I actually wrote about this subject myself a couple of weeks ago if anyone would care to read my piece @


    Sheldon, community manager for Sysomos

  • Hey Mark,

    You raise some valid points here. Before social media is embraced wholeheartedly and organizations recognize the need to diversify their communications channels, I think the responsibility to write the rule book will fall on social media experts and probably marketing departments, at least in the short term, until policies and people are put in place to handle specific messaging.

    (Disclosure: I’m the Online Marketing Manager at Marketwire)

  • Hey Guys,

    I think its important to at least monitor social media activities around your company 24/7 for a lot of businesses. Especially when it comes to IT/Tech-oriented brands/products this is a relevant point, cause people use your tool from all around the world 24/7 a day. But at this point I talk about monitoring.

    It was possible to work and gain profit without 24/7 call-centre 4 to 5 years ago and still it will be possible. So, for most companies it is not necessary to build a 24/7 social media centre in order to react immediately when some customer is “calling”. Respond can wait till the sun comes up 😉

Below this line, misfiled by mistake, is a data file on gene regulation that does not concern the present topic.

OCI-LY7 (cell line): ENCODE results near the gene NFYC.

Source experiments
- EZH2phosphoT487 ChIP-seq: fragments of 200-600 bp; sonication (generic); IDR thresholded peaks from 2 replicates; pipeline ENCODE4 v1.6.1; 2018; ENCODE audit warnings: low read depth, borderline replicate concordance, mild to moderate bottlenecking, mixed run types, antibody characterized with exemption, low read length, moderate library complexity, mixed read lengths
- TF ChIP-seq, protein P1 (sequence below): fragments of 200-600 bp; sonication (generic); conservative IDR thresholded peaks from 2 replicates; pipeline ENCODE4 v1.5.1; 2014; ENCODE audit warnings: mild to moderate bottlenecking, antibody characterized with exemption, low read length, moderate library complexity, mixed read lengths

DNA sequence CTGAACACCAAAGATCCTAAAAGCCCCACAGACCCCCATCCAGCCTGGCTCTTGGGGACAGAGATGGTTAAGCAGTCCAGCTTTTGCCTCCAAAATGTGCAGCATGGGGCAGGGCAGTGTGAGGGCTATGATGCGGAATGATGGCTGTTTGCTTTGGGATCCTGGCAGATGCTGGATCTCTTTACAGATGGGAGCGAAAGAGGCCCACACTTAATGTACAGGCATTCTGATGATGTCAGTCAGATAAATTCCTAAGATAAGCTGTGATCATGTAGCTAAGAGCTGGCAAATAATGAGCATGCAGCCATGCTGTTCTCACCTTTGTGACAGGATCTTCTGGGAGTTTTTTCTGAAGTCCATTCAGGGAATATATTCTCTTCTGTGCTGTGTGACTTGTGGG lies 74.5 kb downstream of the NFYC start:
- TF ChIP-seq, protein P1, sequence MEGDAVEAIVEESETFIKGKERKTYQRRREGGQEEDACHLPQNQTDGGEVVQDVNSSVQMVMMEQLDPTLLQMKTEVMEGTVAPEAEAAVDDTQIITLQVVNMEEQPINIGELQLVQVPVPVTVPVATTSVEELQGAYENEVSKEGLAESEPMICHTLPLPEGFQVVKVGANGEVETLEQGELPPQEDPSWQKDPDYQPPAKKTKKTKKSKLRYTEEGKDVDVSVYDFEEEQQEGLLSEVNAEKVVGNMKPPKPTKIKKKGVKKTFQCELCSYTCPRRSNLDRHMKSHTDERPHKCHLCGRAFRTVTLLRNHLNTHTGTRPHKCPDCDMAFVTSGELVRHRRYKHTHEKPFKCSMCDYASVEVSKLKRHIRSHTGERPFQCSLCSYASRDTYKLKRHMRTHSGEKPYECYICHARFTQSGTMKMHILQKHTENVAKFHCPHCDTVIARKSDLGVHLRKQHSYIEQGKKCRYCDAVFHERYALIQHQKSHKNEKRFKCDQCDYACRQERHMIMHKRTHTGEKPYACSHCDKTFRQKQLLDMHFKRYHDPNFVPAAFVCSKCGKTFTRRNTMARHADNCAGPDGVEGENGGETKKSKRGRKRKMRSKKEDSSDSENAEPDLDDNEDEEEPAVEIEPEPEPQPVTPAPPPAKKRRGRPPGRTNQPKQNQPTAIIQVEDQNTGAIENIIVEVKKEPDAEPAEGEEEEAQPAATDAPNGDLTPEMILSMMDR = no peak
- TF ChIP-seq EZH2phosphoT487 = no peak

I like your point about 24/7 social media respondens being a unique selling point/advantage for some companies, I agree with you. This is going to be relevant for really big companies only (e.g. Dell).

    Small companies should monitor social media activities 24/7 but react only if there is time. And here is the point: there need to react and engage. About 60 per cent of SMBs dont understand that and dont do that. They only talk but they dont respond!

    Have a great day, SoMeCom

  • My take is opposite of what I read here. I don’t believe “the rules” of engagement will be written by the SM experts but rather by the individuals posting, tweeting, blogging and whatever the latest platform will be. If a company chooses not to reply timely to an individual, ok. But watch as that individual votes with their $$ elsewhere. I know I do already.

  • I think it depends on the client, but you should monitor 24/7 but you don’t have to act on it 24/7. What are the goals for monitoring would be my first question. Should they be sorted if so how?

    You always need to be careful not to spook the customers.

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  • It raises the question about whether this is a healthy or necessary thing. Is it really necessary to monitor and respond to social media activity on a 24/7 basis?

  • I think it also depends on industry… I managed a community for a large restaurant company, and had a lot of opportunities to drive sales outside of my normal 9-5 by responding to those looking for restaurant hours or special coupon offers. Now I work in healthcare, and while I still monitor/respond at all times, I find that people don’t expect it as much as when I was in hospitality, unless of course someone is hurt. 🙂

    I think the younger generations do/will expect the immediate response.